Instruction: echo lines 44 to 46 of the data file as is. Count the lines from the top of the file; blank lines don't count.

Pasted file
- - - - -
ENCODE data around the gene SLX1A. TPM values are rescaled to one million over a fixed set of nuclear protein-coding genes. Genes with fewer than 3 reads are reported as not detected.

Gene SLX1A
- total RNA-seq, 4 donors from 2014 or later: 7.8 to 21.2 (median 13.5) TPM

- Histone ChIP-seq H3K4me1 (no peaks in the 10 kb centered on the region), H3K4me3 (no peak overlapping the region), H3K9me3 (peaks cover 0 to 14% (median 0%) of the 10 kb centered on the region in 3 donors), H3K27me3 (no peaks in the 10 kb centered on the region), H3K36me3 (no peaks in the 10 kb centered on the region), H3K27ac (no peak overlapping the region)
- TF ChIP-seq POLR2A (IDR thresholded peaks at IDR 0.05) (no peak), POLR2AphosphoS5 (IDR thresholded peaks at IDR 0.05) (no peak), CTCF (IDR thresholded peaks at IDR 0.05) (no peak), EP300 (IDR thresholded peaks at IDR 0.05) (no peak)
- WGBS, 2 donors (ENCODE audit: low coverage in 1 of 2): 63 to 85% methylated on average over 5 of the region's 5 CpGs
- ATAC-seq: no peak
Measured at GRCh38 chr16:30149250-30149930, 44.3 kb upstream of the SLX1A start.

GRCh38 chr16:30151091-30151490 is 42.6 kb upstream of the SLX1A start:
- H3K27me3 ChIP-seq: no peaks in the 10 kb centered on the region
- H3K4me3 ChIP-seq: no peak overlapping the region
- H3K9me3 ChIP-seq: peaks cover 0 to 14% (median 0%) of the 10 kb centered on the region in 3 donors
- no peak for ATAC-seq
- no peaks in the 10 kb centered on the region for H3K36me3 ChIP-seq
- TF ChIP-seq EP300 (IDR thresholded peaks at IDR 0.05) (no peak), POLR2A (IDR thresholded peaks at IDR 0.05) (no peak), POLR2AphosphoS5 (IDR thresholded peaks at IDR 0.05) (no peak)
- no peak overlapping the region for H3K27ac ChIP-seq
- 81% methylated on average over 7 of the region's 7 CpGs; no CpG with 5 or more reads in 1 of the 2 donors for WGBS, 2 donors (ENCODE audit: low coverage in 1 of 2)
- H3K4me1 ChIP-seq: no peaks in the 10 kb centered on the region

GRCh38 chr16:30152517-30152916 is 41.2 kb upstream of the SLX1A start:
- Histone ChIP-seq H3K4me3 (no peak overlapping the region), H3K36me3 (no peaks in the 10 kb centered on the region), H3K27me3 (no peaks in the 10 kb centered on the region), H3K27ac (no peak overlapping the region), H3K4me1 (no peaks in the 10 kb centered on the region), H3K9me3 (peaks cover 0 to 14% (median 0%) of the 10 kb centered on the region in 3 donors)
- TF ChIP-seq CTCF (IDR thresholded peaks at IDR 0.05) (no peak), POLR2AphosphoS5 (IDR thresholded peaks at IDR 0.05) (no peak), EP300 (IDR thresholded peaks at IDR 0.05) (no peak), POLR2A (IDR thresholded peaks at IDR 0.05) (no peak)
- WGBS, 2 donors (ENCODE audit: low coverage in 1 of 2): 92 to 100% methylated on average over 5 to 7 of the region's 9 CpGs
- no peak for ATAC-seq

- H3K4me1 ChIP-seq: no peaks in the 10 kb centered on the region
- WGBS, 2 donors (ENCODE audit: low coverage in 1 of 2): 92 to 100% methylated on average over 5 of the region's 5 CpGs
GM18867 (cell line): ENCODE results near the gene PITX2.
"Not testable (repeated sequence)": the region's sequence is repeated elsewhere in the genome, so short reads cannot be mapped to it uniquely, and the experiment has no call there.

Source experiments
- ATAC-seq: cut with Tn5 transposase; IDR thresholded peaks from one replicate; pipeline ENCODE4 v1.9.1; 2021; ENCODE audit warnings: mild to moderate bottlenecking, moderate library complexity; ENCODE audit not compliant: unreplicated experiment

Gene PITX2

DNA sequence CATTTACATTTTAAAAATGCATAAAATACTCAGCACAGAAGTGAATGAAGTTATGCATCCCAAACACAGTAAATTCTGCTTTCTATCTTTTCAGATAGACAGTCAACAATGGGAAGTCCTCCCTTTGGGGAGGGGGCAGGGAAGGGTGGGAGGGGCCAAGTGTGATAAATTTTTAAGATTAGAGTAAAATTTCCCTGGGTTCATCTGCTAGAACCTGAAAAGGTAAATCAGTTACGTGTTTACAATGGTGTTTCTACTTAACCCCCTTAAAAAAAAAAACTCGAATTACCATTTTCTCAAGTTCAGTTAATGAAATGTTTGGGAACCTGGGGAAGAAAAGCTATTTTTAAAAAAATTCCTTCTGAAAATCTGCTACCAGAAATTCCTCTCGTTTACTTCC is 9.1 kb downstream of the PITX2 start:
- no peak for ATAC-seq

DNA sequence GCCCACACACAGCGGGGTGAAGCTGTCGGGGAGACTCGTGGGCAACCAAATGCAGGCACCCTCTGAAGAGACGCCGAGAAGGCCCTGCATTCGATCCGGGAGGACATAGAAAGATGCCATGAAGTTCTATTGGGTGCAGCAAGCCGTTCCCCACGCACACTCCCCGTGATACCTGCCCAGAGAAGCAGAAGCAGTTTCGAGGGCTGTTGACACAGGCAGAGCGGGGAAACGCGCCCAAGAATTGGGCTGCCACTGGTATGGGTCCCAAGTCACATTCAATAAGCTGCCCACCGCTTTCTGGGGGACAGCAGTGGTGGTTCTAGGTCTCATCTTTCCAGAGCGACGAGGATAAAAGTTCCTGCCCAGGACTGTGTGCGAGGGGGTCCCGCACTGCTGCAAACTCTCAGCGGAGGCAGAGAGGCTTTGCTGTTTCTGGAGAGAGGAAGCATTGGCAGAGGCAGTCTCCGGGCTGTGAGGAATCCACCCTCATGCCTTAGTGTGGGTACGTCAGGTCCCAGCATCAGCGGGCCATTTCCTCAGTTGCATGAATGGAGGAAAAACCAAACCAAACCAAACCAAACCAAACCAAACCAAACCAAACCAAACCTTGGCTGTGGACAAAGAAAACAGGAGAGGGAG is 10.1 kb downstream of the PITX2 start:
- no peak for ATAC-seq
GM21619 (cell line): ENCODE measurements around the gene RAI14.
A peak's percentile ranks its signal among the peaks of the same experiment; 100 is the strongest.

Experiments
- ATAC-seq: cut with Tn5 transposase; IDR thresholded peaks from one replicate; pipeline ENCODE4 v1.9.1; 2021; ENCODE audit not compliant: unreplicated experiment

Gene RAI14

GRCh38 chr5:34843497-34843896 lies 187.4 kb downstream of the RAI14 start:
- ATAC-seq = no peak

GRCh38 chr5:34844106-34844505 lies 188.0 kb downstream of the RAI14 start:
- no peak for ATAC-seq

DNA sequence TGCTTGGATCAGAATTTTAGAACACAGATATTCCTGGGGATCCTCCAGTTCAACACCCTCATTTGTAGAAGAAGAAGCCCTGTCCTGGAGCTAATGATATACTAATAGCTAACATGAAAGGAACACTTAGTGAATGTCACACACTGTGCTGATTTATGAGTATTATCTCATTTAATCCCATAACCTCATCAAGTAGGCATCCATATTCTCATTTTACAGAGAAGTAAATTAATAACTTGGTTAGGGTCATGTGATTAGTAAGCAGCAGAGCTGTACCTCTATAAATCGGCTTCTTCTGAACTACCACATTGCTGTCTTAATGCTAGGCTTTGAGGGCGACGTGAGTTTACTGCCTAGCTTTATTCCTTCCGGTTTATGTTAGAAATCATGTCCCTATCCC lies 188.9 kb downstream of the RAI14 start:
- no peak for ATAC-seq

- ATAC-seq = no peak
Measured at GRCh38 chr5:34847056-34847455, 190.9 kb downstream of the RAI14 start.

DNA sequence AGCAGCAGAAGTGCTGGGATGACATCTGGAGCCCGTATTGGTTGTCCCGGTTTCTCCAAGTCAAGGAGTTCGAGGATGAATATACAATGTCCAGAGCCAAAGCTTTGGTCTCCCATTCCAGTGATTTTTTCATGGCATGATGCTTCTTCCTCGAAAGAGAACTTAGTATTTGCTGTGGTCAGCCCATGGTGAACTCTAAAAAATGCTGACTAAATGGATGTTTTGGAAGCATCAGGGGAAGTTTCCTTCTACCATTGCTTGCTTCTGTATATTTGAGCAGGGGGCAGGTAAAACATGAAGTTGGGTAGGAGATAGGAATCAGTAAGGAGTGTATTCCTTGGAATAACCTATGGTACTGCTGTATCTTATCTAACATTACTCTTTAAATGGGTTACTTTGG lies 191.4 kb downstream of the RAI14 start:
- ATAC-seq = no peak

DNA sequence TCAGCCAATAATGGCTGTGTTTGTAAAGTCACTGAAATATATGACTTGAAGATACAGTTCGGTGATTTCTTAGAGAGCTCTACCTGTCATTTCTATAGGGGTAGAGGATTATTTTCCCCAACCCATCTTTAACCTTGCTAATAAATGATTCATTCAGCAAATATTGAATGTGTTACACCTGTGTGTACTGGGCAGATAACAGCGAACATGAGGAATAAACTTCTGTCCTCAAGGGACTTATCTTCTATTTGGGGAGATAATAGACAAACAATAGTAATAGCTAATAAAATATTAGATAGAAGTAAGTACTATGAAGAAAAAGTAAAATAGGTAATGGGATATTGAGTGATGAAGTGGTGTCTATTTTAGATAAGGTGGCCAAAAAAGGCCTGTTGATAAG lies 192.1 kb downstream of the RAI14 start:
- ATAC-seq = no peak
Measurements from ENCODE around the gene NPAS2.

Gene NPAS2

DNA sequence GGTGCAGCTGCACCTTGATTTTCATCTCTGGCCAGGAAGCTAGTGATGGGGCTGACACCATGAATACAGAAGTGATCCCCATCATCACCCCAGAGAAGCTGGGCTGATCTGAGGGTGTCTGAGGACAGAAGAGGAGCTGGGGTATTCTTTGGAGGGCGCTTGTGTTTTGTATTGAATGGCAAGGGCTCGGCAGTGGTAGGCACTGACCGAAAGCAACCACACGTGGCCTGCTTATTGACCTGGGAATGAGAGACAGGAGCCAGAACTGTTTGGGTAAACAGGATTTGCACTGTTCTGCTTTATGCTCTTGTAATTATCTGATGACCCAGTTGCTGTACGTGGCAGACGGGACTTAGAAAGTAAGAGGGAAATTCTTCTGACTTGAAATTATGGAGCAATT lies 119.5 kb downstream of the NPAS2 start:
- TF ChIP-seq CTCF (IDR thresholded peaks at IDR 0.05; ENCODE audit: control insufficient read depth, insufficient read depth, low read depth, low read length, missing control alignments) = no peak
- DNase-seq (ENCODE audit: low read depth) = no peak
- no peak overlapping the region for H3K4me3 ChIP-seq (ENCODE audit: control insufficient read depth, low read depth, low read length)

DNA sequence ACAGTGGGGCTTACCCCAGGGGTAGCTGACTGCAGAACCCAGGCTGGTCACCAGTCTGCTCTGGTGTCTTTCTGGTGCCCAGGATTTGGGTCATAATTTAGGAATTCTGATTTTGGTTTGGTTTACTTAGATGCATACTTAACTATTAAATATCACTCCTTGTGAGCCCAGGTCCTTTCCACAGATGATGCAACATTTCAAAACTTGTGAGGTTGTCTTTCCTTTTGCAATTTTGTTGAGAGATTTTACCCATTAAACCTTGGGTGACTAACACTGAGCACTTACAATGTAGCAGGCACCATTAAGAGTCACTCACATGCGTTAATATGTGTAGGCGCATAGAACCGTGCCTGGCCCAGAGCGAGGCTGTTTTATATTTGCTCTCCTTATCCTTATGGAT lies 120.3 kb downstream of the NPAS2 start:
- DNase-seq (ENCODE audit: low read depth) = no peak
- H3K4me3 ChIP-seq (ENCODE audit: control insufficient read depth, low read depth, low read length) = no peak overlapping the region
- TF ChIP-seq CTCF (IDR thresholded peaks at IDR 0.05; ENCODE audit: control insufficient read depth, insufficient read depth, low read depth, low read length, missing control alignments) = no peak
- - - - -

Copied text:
DNA sequence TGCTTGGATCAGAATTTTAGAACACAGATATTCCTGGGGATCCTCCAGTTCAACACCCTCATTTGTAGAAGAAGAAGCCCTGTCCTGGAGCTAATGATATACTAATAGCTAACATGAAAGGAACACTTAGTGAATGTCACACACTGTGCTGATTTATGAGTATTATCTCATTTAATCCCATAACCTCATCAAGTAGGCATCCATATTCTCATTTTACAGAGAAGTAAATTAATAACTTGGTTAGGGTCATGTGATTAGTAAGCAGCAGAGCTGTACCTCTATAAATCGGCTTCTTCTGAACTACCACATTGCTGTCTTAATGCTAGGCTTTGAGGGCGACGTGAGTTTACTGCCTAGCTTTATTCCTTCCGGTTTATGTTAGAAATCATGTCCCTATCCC lies 188.9 kb downstream of the RAI14 start:
- no peak for ATAC-seq

- ATAC-seq = no peak